takes data buffer and its size. The only issue is the type.

> I'd even argue it should be a new prctl(): that way we could both 
> generate user events for specific perf fds, but also into any 
> currently active context (that allows just generation/injection 
> of user events). In the latter case we might have no fd to work 
> off from.

When Arnaldo suggested that the "user events" could be used by perf
trace, it was exactly my first thought. I just didn't have answer how to
present it to the user (an extra syscall didn't seem like a good idea),
but prctl seems interesting, something like this?

	prctl(PR_TRACE_UEVENT, type, size, data, 0);

How would we select tasks that can write to a given buffer? Maybe an
ioctl() on a perf fd? Something like this?

	ioctl(perf_fd, PERF_EVENT_IOC_ENABLE_UEVENT, pid);
	ioctl(perf_fd, PERF_EVENT_IOC_DISABLE_UEVENT, pid);

It could set/clear a flag in pid's task_struct (but probably not in the
"normal" flags, as they are only supposed to be set by owner and in
ptrace/fork case) and a pointer to the task in perf_event(_context).

Or maybe some variation on ptrace would be more in place? This would
also solve issue of permission checking (if the profiling tool can
ptrace the process, it can also enable/disable its uevent generation
capability).

Paweł


Or maybe it should go through ptrace?

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Ingo Molnar Sept. 25, 2014, 6:33 p.m. | #4
* Pawel Moll <pawel.moll@arm.com> wrote:

> On Wed, 2014-09-24 at 08:49 +0100, Ingo Molnar wrote:
> > * Pawel Moll <pawel.moll@arm.com> wrote:
> > 
> > > On Thu, 2014-09-18 at 15:34 +0100, Pawel Moll wrote:
> > > > This patch adds a PERF_COUNT_SW_USERSPACE_EVENT type,
> > > > which can be generated by user with PERF_EVENT_IOC_ENTRY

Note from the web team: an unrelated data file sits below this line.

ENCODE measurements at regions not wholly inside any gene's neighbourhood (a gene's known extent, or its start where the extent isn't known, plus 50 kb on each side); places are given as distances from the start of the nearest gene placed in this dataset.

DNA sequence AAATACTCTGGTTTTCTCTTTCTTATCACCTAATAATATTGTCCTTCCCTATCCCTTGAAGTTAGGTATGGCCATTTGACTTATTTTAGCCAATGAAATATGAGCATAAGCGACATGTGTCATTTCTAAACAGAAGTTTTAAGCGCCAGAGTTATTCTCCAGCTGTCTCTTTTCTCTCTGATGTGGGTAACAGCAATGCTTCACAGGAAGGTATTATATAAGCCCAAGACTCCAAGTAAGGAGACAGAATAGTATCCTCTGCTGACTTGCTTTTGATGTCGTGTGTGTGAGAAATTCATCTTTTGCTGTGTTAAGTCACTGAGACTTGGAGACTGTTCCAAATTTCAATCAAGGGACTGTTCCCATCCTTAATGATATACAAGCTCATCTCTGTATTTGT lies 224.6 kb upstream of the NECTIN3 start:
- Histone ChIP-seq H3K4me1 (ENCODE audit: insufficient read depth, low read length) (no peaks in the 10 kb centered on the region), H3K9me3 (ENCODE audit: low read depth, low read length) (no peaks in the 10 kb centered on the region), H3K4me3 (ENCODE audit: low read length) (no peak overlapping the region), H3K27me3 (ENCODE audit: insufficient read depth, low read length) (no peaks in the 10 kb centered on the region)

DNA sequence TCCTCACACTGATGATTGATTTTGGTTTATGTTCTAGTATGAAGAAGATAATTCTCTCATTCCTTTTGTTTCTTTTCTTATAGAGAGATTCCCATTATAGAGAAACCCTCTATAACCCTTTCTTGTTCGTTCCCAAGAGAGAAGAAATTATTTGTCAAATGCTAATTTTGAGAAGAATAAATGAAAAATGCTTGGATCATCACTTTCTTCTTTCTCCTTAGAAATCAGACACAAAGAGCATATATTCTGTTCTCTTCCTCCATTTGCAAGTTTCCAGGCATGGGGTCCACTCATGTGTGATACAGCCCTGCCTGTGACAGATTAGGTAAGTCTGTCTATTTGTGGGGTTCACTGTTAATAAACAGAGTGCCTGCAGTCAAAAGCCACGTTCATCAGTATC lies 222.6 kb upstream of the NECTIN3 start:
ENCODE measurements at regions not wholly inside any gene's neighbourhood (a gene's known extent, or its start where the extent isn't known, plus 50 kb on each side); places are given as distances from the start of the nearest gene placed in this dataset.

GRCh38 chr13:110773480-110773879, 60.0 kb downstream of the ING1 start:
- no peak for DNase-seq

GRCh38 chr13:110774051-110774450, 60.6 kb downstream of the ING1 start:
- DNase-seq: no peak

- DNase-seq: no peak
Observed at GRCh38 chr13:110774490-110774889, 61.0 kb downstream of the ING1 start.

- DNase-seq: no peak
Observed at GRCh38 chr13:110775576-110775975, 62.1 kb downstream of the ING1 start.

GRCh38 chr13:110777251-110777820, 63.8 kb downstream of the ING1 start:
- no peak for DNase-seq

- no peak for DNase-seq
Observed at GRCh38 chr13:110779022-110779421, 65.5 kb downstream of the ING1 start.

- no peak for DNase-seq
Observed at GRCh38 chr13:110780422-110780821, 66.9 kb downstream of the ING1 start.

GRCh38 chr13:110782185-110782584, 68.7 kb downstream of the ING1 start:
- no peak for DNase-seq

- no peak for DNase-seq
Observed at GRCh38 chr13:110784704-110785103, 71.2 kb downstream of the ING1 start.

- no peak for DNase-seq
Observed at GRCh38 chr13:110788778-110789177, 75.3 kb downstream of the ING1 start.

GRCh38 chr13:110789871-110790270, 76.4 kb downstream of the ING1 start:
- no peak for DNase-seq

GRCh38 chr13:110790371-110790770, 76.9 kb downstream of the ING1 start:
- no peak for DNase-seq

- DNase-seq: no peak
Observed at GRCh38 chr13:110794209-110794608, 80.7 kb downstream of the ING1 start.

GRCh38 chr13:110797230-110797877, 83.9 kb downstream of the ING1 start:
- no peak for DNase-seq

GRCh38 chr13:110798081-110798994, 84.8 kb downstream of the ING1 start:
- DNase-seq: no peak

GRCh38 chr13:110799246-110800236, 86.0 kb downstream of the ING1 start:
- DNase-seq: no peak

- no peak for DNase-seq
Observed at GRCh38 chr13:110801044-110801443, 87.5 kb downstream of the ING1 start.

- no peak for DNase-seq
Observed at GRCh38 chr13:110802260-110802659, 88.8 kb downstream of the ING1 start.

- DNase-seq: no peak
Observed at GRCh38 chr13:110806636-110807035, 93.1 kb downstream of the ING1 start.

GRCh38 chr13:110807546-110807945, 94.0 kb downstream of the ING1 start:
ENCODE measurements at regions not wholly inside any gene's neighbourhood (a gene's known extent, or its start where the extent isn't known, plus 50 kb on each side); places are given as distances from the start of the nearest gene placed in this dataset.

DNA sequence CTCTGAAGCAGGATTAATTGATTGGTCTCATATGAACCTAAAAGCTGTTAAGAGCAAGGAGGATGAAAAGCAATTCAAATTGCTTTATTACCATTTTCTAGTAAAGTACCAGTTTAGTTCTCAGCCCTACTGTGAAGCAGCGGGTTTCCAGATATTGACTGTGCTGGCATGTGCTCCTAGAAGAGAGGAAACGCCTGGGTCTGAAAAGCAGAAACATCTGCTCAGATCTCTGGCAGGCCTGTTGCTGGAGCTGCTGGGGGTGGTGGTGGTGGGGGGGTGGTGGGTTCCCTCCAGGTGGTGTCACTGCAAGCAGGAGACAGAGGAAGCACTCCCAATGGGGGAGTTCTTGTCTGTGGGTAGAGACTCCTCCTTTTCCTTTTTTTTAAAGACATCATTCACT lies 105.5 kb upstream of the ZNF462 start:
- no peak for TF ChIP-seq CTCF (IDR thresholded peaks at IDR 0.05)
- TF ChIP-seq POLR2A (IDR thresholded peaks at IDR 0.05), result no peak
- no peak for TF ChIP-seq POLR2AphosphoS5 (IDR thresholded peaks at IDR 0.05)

> > > > ioctl command, which injects an event of said type into
> > > > the perf buffer.
> > > 
> > > It occurred to me last night that currently perf doesn't handle "write"
> > > syscall at all, while this seems like the most natural way of
> > > "injecting" userspace events into perf buffer.
> > > 
> > > An ioctl would still be needed to set a type of the following events,
> > > something like:
> > > 
> > > 	ioctl(SET_TYPE, 0x42);
> > > 	write(perf_fd, binaryblob, size);
> > > 	ioctl(SET_TYPE, 0);
> > > 	dprintf(perf_fd, "String");
> > > 
> > > which is fine for use cases when the type doesn't change often, 
> > > but would double the amount of syscalls when every single event 
> > > is of a different type. Perhaps there still should be a 
> > > "generating ioctl" taking both type and data/size in one go?
> > 
> > Absolutely, there should be a single syscall.
> 
> Yeah, it's my gut feeling as well. I just wonder if we still want to
> keep write() handler for operations on perf fds? This seems natural -
> takes data buffer and its size. The only issue is the type.
> 
> > I'd even argue it should be a new prctl(): that way we could both 
> > generate user events for specific perf fds, but also into any 
> > currently active context (that allows just generation/injection 
> > of user events). In the latter case we might have no fd to work 
> > off from.
> 
> When Arnaldo suggested that the "user events" could be used by perf
> trace, it was exactly my first thought. I just didn't have answer how to